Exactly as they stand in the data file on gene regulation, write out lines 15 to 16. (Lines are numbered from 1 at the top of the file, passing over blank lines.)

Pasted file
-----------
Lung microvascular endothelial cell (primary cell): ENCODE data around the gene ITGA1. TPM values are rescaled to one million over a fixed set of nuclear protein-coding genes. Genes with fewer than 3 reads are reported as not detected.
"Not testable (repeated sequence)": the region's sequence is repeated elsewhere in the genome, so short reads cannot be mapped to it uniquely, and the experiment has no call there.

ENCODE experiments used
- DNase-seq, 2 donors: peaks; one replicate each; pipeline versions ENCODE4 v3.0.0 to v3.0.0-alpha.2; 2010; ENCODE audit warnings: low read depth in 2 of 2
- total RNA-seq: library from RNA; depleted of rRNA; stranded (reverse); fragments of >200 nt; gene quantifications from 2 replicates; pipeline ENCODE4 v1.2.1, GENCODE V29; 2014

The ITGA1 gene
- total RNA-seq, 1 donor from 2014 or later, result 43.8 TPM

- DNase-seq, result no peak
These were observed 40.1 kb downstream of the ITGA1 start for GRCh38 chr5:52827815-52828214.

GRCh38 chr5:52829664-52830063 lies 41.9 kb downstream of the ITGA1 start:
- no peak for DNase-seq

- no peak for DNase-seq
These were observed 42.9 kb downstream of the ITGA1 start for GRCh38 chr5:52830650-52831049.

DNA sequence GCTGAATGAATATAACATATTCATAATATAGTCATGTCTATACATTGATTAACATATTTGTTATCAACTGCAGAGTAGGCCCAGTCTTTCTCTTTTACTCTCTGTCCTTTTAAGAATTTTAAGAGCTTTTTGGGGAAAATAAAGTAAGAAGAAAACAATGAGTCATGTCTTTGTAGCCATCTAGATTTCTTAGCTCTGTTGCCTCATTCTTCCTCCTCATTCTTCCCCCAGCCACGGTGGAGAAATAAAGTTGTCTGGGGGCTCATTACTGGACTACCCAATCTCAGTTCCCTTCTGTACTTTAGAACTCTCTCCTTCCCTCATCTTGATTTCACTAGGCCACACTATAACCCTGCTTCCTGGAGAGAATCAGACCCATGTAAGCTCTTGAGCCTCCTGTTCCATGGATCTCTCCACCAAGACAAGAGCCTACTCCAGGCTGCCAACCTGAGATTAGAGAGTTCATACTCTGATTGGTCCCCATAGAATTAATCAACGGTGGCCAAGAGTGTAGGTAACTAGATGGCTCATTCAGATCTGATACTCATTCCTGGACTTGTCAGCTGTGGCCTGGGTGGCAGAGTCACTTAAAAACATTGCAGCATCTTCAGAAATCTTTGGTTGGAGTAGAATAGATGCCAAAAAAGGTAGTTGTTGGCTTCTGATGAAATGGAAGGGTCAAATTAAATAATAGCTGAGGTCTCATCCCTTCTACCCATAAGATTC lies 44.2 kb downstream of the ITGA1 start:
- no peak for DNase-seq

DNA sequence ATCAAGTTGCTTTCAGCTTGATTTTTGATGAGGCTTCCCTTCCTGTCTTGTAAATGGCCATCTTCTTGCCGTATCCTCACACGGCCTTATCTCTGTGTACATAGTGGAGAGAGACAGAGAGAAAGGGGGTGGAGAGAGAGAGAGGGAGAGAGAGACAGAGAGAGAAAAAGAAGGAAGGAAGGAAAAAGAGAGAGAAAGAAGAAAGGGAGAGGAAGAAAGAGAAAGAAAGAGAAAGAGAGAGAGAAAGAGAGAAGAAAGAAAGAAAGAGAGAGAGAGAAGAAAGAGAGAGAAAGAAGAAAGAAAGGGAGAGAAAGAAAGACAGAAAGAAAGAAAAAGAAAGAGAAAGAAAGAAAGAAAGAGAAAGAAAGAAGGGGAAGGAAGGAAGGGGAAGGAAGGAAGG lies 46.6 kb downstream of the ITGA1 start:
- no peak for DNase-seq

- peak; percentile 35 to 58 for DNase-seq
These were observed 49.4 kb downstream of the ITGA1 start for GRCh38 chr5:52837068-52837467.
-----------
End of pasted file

- no peak for DNase-seq

DNA sequence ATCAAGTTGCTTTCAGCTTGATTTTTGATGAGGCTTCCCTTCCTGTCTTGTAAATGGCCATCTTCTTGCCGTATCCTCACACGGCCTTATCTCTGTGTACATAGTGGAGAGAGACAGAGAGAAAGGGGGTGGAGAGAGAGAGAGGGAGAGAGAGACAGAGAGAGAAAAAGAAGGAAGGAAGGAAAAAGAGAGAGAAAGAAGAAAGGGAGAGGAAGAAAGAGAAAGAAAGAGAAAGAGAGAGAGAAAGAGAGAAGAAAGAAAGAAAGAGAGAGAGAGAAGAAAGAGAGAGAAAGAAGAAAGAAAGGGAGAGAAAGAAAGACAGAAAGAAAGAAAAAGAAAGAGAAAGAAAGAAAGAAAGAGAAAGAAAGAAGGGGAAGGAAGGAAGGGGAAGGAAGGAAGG lies 46.6 kb downstream of the ITGA1 start: